John Brillo is doing it for the challenge.

He’s doing it for the challenge, and for the fitness and for the gained empathy.

He is most certainly not doing the 100-mile El Tour de Tucson ride for the glory, because for Brillo — a chaplain at Banner-UMC Medical Center — all glory goes to the man upstairs.

At 60 years old and a year removed from his second hip replacement surgery, there’s not all that much glory anyway. It’s not as if he’ll compete for first prize. Just finishing will be an achievement, though Brillo is no slouch when it comes to athletics.

A former junior college basketball player and a track and cross-country runner for Monmouth University in West Long Branch, New Jersey, Brillo ran the New York Marathon three times and the Boston Marathon once. He’s run about 25 marathons in all, with a best time of 2 hours 30 minutes. That was four decades ago.

He’s only taken up cycling recently, but he completed the Sky Island Tour in Sierra Vista — 62 miles, very hilly — and has done some four, five, even six-hour rides. A close friend of three decades, Kevin Reilly, challenged him to ride in El Tour and he accepted.

“I’ve been putting some miles in,” Brillo said. “I have enough fuel in the tank to do the best I can.”

And if he doesn’t? If he falters around mile 52 of 100, hips aching along with everywhere else, he knows where to look.

Up.

“Personally for me, there are some core spiritual disciplines I need, and prayer is really important for me,” he said. “Being connected with the Scripture on a daily basis. That connects me with God and with Christ. We don’t do this in and of ourselves. We’re not strong enough. We need the power of God.”

John Brillo was an accomplished runner before taking on cycling.

Brillo uses that strength on a daily basis. He speaks of his great trust in God with powerful testimony. He and his wife, Ainslee, were Christian pastors for nearly two decades throughout Kentucky, Iowa and Illinois before Brillo embarked on a clinical pastoral residency at Valley Baptist Medical Center in Harlingen, Texas. A colleague there was hired by what was then University Medical Center and brought Brillo along to work in training and development. Four years ago, Brillo became chaplain.

On a daily basis, he is faced with people and families facing their worst.

His is a difficult job, filled with regular traumas. Not a day goes by that he does not meet someone — people of all faiths, or none at all — who has just been told the hardest news they’ll ever hear. That leaves a mark.

“I really think that as a chaplain, one of our many tasks is to remind people of hope in the midst of the things they face,” Brillo said.

This is a role for which Brillo is equipped. He cites one of his favorite Bible verses — 2 Corinthians: 3-4 — which states that the Lord “comforts us in all our troubles, so that we can comfort those in any trouble with the comfort we ourselves receive from God.”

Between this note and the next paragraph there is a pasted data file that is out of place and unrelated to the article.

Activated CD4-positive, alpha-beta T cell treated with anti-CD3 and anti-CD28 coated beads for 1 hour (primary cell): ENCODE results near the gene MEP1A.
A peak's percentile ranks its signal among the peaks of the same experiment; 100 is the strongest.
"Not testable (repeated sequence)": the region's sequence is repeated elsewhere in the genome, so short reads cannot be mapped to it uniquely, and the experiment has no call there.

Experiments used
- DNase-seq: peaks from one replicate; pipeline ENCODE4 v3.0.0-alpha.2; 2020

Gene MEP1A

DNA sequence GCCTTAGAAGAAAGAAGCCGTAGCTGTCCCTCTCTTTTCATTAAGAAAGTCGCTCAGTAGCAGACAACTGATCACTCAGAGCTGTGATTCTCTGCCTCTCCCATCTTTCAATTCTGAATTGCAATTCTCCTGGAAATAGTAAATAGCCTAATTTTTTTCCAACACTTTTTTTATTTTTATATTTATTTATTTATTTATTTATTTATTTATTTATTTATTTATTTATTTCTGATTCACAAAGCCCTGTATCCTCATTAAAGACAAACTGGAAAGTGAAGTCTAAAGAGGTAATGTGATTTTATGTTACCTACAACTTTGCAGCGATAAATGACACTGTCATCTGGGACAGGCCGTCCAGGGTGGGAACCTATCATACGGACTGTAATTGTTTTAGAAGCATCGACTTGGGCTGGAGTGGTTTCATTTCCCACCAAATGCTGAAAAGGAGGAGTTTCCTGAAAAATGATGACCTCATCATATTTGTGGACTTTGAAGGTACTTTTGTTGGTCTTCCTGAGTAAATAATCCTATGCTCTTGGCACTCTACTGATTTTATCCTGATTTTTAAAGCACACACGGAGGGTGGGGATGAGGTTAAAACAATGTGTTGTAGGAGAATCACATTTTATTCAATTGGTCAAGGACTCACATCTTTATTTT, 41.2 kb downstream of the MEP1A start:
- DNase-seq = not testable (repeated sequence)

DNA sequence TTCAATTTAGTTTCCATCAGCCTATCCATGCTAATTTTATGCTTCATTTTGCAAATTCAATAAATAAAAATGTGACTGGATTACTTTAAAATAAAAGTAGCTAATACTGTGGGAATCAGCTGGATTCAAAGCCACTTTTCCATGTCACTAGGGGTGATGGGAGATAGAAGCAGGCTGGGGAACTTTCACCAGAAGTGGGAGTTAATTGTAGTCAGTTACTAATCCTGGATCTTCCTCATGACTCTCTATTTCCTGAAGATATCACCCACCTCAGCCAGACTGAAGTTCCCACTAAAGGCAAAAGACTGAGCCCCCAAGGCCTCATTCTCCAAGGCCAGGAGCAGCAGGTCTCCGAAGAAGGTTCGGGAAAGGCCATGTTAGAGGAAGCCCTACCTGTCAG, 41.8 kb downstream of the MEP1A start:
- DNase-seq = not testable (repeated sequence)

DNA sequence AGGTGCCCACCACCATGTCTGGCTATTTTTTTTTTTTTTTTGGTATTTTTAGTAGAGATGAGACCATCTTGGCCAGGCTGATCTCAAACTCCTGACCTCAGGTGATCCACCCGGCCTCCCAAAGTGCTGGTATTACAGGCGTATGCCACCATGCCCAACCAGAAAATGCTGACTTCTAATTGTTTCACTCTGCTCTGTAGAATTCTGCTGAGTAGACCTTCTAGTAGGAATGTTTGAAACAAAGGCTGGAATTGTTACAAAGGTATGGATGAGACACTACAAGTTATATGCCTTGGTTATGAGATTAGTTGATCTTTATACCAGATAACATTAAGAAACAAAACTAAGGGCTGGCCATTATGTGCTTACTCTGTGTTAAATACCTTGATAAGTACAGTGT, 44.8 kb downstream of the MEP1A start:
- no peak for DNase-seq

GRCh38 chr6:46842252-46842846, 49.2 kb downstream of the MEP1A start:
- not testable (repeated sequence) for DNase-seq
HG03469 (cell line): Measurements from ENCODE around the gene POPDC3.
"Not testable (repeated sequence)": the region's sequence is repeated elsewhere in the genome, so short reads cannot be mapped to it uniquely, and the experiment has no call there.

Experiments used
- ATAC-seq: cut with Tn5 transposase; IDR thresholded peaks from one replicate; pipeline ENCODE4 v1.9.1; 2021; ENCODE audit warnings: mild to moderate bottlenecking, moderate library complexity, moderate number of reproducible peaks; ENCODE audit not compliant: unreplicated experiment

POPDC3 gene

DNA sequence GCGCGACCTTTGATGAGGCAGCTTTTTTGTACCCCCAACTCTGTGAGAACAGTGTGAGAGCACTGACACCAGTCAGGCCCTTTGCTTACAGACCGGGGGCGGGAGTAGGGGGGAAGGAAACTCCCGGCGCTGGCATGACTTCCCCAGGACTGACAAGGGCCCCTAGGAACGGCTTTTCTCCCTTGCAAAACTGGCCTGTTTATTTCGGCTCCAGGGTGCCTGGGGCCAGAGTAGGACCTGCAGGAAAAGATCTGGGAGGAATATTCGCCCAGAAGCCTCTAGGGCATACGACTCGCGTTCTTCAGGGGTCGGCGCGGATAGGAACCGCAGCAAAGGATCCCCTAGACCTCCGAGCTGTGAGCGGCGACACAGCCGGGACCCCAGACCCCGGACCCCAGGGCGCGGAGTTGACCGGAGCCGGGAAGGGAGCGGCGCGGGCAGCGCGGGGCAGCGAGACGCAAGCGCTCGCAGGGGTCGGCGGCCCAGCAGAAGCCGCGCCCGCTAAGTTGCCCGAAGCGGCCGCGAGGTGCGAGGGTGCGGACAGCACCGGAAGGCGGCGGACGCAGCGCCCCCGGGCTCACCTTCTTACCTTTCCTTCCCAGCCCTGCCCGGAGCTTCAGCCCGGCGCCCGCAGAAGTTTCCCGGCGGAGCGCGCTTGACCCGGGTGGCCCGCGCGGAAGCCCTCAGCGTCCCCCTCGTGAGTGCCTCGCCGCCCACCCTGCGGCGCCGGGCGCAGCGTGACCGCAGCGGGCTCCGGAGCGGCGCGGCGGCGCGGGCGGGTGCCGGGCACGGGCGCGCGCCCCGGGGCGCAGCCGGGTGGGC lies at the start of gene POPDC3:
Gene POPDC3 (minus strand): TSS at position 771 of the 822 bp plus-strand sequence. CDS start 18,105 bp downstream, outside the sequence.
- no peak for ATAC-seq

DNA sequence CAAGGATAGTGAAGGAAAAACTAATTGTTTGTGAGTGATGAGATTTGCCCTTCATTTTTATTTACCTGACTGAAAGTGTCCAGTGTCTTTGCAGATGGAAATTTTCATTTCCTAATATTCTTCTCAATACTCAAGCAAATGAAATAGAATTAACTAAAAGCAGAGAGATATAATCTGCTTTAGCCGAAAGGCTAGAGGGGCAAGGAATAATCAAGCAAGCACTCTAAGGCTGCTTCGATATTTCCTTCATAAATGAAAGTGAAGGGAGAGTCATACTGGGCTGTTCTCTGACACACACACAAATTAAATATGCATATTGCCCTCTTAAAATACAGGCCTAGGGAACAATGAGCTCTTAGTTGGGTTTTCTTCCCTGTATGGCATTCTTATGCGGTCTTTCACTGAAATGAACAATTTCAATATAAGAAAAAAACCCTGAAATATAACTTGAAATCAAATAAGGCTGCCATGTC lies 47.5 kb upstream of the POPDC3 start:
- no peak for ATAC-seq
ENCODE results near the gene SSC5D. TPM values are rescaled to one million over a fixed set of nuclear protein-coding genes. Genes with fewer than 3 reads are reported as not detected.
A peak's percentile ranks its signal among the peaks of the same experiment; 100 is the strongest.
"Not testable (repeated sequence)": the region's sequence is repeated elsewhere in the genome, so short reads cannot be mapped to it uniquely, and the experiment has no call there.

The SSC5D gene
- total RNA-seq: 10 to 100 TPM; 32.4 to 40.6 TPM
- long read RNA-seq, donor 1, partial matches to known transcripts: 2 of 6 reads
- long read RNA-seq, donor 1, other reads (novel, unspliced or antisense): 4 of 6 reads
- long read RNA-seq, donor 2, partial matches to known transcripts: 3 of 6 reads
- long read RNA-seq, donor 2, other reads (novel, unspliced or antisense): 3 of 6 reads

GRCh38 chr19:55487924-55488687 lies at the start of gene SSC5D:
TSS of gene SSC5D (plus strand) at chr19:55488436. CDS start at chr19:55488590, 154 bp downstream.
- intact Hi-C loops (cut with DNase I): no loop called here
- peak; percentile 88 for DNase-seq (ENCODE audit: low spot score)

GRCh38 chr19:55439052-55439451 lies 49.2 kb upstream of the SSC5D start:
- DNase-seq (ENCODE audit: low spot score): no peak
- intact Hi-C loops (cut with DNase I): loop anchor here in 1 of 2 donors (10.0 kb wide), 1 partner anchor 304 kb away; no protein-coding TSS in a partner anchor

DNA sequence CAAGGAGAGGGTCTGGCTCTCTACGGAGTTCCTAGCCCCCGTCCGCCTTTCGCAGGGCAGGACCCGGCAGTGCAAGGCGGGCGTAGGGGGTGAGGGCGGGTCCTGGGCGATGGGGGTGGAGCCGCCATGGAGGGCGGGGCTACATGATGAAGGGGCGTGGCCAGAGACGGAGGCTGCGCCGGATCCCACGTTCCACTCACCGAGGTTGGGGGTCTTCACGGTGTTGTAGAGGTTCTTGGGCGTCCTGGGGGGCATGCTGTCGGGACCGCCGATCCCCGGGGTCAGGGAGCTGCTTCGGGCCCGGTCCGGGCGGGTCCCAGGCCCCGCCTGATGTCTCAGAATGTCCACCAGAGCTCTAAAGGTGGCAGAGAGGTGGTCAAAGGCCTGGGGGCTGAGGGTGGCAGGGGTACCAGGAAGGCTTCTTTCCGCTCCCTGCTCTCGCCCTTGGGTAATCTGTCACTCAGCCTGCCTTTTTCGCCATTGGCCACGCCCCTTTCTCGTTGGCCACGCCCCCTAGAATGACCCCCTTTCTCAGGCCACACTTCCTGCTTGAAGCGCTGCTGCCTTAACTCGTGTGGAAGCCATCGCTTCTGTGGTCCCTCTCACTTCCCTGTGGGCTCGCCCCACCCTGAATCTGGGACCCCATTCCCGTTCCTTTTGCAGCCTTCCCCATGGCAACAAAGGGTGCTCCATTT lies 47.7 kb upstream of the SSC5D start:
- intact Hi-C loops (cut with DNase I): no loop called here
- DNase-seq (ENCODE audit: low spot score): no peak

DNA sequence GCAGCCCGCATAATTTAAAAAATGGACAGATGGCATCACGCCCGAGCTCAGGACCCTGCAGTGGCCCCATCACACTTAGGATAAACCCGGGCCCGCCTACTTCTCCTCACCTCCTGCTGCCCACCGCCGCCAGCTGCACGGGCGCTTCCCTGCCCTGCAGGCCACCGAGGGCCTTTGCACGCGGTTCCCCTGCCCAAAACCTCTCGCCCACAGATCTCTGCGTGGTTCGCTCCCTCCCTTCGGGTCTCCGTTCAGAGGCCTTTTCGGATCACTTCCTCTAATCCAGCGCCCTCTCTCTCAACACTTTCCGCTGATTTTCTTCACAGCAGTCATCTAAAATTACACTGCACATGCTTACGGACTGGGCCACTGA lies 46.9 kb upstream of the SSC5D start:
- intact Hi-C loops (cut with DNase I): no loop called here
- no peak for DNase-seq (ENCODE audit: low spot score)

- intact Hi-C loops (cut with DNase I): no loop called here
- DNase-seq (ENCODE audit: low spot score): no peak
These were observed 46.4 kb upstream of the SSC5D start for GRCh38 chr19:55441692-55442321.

“My experience has been that this is very reciprocal,” he said. “We come upon people who are really facing significant challenges, and they face them with courage and integrity, and it’s very humbling when you’re in the midst of that type of response.”

Especially when you’re in need of that kind of salvation yourself.

Roughly 30 months ago — not too long after recovering from his first hip replacement surgery, his left — Brillo fell off his roof, rupturing his left quadriceps and breaking his right ankle. He’d never been through such an ordeal. His first hip replacement — his second, his right, was done a little over a year ago — was his first major surgery.

All of a sudden, the pray-er became the pray-ee.

It was, Brillo said, a blessing in disguise.

He was blessed with a level of empathy that, despite his best intentions, he could not have summoned.

Now?

“When you walk into a room and someone has had a sudden accident — I’ve been there,” he said. “I can relate to that now. I can relate to someone going in for surgery and being a little nervous about it. It just helps in that realm. You don’t want to go through it, but one thing I cling to is that God has a plan in everything. It’s not that all things are good. Falling off a roof isn’t the best thing. But the great thing about it is God can create good out of bad situations.”

Around mile 80 on Saturday, Brillo might face a similar trial.

He’ll be gasping for air that just won’t come, willing his muscles to work even if they last worked somewhere around mile 22. He’ll be in need, and he’ll know just where to turn.

51 photos of last year's El Tour de Tucson: